Military Strategy Magazine - Volume 8, Issue 1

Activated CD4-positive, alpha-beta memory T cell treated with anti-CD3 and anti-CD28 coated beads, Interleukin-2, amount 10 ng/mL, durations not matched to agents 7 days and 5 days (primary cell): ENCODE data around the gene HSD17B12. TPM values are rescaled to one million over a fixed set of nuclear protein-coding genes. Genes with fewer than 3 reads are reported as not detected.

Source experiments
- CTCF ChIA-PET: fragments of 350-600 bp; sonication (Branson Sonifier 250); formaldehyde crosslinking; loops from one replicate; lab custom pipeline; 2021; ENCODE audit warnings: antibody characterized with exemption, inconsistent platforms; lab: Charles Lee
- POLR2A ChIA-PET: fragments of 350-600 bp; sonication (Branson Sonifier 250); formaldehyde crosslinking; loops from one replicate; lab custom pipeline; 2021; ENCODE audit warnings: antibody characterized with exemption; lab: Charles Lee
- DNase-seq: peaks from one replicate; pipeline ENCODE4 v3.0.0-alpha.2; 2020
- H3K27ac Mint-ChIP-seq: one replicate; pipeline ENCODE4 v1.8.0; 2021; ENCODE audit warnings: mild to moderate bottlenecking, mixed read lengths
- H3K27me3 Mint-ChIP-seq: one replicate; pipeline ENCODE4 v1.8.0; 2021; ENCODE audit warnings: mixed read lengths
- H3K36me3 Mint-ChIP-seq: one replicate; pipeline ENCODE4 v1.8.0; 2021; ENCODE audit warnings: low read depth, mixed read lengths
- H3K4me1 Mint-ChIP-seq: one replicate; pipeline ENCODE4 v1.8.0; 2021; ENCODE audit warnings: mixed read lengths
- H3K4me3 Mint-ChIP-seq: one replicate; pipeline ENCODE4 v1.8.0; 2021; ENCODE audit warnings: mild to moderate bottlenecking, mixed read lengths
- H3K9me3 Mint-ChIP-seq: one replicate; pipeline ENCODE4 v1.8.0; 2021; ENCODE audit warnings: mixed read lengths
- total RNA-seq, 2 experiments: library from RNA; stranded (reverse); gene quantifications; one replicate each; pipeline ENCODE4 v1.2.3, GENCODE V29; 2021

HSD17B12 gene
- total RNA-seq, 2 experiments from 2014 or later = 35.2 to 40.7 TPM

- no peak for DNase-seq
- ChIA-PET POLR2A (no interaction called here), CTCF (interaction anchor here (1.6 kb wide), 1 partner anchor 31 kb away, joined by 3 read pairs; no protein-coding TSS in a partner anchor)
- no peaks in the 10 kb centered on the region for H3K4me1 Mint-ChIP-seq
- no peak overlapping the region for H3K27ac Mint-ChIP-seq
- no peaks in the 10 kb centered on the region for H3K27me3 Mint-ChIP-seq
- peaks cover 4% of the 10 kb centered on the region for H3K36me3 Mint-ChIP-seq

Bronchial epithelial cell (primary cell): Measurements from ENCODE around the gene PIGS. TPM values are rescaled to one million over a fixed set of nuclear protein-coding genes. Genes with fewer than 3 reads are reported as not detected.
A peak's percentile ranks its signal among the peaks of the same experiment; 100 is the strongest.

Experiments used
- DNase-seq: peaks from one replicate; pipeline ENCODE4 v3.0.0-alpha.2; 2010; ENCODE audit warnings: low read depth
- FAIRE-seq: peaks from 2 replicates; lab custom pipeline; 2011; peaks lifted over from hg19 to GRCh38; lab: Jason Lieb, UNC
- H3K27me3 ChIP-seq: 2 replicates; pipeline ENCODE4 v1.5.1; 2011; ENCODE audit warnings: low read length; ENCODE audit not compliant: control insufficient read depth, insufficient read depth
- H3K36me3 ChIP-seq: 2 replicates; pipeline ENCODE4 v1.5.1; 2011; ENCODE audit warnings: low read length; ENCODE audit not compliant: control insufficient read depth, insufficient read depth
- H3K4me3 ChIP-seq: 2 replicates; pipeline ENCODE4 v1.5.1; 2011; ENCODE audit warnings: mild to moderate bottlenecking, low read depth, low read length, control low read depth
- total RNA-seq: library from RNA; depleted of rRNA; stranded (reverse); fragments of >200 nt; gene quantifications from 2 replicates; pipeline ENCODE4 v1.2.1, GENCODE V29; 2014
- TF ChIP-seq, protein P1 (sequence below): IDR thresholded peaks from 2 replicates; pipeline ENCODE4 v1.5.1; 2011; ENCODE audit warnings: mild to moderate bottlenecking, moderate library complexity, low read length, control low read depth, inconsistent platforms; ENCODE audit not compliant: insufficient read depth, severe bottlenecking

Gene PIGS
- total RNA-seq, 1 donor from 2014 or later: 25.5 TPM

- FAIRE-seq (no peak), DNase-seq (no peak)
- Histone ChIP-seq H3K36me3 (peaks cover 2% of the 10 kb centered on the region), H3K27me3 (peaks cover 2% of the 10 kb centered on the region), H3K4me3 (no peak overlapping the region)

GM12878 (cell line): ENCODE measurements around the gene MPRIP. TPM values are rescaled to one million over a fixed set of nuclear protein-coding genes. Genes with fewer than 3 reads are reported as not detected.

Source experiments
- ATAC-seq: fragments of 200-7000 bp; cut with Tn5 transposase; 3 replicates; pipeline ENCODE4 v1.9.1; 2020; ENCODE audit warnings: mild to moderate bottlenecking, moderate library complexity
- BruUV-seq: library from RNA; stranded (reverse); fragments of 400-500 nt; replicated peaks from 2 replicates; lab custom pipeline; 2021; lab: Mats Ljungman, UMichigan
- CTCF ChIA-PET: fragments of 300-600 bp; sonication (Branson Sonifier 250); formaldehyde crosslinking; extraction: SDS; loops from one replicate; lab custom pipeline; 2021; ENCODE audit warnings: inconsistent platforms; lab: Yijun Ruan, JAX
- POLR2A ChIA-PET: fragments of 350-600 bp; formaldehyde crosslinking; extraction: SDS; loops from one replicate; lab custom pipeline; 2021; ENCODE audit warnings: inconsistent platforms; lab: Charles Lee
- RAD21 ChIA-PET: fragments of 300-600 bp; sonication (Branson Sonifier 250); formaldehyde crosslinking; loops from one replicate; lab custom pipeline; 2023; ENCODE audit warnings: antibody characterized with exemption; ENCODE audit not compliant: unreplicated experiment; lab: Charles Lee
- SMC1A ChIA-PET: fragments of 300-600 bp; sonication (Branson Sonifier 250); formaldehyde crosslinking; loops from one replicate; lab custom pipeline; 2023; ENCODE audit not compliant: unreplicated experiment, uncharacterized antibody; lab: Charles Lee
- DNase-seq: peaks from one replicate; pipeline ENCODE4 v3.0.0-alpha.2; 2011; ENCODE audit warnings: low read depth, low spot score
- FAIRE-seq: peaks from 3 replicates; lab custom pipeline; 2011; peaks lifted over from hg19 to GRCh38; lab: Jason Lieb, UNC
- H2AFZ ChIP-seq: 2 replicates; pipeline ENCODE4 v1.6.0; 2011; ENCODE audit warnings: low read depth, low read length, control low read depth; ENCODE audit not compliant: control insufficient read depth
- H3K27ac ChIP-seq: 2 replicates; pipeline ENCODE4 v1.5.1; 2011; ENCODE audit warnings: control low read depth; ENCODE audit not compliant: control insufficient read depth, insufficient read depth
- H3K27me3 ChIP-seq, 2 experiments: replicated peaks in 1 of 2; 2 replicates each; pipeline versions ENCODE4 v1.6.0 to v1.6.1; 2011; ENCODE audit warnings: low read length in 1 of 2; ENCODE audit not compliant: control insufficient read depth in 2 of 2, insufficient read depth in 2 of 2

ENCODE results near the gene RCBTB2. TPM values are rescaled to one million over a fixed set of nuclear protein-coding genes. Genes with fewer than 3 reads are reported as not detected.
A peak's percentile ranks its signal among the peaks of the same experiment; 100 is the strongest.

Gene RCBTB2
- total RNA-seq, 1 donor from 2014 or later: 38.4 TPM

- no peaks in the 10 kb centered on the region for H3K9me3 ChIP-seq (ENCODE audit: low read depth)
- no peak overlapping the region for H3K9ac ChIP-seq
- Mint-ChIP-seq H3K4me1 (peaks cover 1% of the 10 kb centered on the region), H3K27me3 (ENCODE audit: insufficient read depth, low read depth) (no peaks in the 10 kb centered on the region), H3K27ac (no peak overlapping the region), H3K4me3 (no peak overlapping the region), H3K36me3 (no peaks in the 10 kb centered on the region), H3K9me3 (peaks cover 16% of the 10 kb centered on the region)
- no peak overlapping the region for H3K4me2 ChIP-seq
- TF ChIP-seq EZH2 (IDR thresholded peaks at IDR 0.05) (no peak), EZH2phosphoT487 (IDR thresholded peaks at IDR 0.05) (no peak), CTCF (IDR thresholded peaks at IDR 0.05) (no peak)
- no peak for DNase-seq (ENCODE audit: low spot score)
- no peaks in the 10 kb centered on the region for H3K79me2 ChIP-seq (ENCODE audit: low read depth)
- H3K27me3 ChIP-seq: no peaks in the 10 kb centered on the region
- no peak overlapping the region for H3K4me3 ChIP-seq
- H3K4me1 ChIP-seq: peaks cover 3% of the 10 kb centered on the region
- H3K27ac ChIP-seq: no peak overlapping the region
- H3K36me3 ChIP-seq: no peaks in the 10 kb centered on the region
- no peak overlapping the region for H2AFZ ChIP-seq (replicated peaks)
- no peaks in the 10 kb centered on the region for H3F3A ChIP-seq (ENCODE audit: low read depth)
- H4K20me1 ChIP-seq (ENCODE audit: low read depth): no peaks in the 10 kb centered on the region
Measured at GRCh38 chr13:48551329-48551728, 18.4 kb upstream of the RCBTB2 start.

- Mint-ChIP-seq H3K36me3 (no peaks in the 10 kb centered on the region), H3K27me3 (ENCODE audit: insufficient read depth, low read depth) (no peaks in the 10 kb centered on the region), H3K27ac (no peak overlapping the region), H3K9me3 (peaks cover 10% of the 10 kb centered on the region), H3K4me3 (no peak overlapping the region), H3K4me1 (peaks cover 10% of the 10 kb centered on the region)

Volume 8, Issue 1, Summer 2022 45 the form to leave the form’.[xx] Principles of war are no different: we learn about them to leap away from them. Principles of war can hardly be useful to the strategist if he cannot have a practical grasp of them first. The problem is that at times of peace, there is no way to really experience the true utility of these principles and get a natural understanding of them. This is why it matters all the more to actively place principles in confrontation with each other, instead of simply learning how they apply in theory one after the other. The fact of thinking about these principles, why one sounds more appealing than another, confronting them while analysing a historical or fictional situation, or even better, using them directly while playing wargames, allows for a more intimate understanding of them and of their potential uses. This is a very personal process, and it requires an active engagement before these principles can be internalized and be used in a practical situation. Thus, I assert that doctrines are not of any use if they remain abstract references and distant guides for action. They are only useful when put in comparison with each other, especially with a potential adversary. To quote German historian Hans Delbrück, “since everything is uncertain and relative in times of war, strategic actions cannot come from doctrines, they come from the depth of one’s character”.[xxi] Ultimately, principles of war are what we make out of them. Some principles will have greater resonance in some minds than others. Blind adherence to any set of principles will lead to the worst results. What matters is not their content, but the thoughts and reactions these principles provoke. As such, they can be an excellent starting point for deeper intellectual investigation of some features of war, and eventually improve one’s natural understanding of the conduct of war. Once internalized, they can prove to provide a useful unconscious mental framework in order to find creative solutions to a specific problem. Their whole point, in the end, is to provide the strategist with a betternuanced intuition when the time comes to make difficult decisions. Conclusion This essay started with a quote from Maurice de Saxe, implying that no principle of war can truly be defined. This is true from a logical point of view, since strategy, being always concerned with contexts, cannot stand any universal law. However, it does not mean principles of war are useless. They are always shaped according to one’s perception of the nature of war, strategic culture and understanding of a certain context. When confronted with one another, these principles are great ways to generate critical and creative thinking about deep features of war, and allow strategists a better grasp of what strategy is all about: the combination of means and ideas to reach a certain goal. Discussing, comparing, and contrasting these principles allows for their progressive internalization into intuition as a useful framework for actual decision-making. This process of internalization is essential in order to be able to readily draw inspiration from these principles, but also to leap away from them when they seem irrelevant to the current situation. In that sense, world chess champion Garry Kasparov was accurate in saying that ‘rules are not as important as their exceptions’ – but it takes a deep understanding and internalization of the rules in order to spot these exceptions. This relative utility of principles of war, and the fact that conducting warfare is all about continuously breaking these rules when necessary, is perhaps the reason why Napoléon never made a formal list of the principles behind his understanding of the art of war. He encompassed, however, the importance of imagination. And it is also by imagining newprinciples for new contexts that, eventually, we develop a better awareness of the strategic issues of tomorrow and how we can work our way through them. References [i] Saxe de, Maurice. Reveries, or Memoirs Concerning the Art of War: To Which Is Annexed His Treatise Concerning Legions. Forgotten Books, 2018 [ii] Desportes, Vincent. “Quels Principes Pour La Guerre ?” DSI (Défense et Sécurité Internationale), no. 131 (2017): 80–83. [iii] Chastenet de, J-F, marquis de Puységur. Art de la guerre, par principes et par règles. Paris, 1748. What is the Utility of the Principles of War? Baptiste Alloui-Cros